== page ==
A local’s guide to the best food in Rhode Island

No trip to the Ocean State is complete without stopping for a bite at these 10 spots

Published August 23, 2021 4:00PM (EDT)

Goat Island lighthouse and the Jamestown at sunrise, Newport, Rhode Island (Getty Images/Shobeir Ansari)
Goat Island lighthouse and the Jamestown at sunrise, Newport, Rhode Island (Getty Images/Shobeir Ansari)

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When it comes to summer in New England, there's really no place better than my home state of Rhode Island. I may be an extremely biased travel guide, but it's true:

With over 400 miles of shoreline, the smallest state in the nation has no shortage of beaches. You can swing by the Tennis Hall of Fame for a match or plan an idyllic tailgate picnic at Newport Polo. Stroll down winding paths, wander under footbridges, or catch a gondola down three rivers to immerse yourself in Barnaby Evans' sculpture of 80 bonfires that light downtown Providence at Waterfire. None of that sounds appealing? You can always take a ferry to Block Island for a cocktail by the sea or venture to Watch Hill to scope out Taylor Swift's mansion.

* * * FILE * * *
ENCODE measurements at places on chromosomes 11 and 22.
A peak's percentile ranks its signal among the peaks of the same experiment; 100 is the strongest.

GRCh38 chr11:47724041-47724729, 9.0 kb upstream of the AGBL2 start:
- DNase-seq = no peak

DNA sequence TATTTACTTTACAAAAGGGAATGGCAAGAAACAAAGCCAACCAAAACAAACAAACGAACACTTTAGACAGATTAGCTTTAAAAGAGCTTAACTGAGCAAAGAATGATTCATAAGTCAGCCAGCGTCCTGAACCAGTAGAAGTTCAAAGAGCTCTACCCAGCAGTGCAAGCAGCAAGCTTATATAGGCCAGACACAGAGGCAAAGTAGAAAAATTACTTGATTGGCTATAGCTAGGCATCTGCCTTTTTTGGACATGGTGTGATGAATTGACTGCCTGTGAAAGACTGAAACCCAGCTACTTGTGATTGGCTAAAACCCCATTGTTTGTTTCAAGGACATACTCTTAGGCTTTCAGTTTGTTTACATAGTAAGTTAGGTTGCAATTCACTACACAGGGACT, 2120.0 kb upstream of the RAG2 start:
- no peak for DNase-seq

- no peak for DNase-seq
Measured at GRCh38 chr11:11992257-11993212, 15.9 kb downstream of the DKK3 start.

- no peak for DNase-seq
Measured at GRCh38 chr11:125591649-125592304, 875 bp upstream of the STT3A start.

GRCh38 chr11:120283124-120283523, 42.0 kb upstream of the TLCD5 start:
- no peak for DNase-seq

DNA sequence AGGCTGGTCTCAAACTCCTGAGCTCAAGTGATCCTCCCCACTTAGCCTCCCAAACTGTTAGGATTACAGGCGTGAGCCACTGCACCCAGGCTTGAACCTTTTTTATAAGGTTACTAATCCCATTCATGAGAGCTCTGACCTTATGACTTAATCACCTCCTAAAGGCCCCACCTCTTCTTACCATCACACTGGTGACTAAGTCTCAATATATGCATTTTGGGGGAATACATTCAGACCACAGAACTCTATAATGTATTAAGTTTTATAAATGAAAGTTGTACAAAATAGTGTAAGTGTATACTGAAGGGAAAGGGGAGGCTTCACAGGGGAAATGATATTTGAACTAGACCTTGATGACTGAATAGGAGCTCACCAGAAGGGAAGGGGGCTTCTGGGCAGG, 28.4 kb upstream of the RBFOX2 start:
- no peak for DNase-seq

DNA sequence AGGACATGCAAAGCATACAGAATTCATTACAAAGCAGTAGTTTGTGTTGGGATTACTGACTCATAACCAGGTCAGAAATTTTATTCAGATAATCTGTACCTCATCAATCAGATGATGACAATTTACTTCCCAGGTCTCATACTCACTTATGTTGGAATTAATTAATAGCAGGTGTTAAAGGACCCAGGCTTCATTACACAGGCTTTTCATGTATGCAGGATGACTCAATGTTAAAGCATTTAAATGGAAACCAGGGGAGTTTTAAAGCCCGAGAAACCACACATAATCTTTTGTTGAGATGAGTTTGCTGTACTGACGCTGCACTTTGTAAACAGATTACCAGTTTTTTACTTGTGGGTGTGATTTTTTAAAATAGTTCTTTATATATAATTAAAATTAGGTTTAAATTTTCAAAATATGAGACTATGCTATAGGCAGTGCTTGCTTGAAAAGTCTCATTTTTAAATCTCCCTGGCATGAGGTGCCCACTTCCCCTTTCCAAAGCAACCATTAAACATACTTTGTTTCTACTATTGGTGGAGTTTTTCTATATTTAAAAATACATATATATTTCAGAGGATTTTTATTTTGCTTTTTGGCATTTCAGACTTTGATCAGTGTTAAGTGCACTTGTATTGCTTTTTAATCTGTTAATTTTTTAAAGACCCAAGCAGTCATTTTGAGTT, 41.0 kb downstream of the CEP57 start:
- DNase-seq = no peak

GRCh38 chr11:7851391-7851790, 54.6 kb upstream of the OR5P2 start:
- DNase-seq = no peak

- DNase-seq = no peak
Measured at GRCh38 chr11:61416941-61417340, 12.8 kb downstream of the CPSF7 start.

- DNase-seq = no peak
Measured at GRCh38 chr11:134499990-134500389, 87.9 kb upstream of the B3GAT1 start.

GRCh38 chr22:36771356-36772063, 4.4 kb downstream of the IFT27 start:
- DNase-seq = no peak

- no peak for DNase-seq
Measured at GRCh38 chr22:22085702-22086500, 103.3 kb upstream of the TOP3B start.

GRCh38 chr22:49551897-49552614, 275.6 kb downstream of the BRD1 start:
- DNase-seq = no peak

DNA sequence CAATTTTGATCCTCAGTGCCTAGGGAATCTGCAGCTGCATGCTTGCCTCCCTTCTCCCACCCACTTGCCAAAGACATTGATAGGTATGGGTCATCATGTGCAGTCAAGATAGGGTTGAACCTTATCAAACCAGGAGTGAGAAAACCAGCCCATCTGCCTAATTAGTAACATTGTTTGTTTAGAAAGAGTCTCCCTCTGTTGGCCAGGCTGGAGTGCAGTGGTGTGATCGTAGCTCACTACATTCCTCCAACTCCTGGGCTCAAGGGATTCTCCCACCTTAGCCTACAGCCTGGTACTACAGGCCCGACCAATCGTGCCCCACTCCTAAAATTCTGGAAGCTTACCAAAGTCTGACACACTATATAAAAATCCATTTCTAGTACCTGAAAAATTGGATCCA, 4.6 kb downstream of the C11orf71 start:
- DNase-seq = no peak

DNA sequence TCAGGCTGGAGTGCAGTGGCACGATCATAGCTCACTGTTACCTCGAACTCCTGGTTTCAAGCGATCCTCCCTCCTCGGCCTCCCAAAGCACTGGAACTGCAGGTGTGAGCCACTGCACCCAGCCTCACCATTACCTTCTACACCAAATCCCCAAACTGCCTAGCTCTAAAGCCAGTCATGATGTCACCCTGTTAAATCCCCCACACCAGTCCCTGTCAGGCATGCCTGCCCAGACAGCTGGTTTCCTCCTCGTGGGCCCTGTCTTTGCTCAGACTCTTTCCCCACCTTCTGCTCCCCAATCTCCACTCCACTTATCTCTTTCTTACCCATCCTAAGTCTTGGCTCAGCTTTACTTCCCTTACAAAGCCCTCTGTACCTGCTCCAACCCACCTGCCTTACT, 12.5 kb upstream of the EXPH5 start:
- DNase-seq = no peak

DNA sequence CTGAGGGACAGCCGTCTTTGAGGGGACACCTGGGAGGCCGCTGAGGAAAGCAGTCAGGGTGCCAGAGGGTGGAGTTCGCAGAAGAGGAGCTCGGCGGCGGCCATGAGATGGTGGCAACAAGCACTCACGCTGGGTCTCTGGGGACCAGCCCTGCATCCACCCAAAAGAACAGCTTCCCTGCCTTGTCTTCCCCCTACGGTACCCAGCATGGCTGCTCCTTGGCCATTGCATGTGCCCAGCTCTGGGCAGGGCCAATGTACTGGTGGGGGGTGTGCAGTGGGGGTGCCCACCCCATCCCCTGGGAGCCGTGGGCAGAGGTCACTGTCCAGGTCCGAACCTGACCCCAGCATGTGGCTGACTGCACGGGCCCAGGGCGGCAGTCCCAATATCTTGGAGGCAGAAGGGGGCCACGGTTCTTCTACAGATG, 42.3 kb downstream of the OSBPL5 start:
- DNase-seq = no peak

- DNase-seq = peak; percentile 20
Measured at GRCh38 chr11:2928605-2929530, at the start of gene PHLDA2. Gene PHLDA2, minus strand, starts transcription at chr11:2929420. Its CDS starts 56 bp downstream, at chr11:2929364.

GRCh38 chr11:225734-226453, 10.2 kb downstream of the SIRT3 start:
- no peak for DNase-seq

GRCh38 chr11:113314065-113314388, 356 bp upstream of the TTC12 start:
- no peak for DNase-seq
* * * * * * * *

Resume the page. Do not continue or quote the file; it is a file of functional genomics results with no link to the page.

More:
If you're anything like me though, choosing a vacation destination has just as much to do with the food you can try while you're there as it does the attractions. Rhode Island has no shortage of tasty treats to try, like clam cakes and Del's Lemonade. Here are some of the food destinations you can't leave Rhode Island without visiting.

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1. The Beehive Café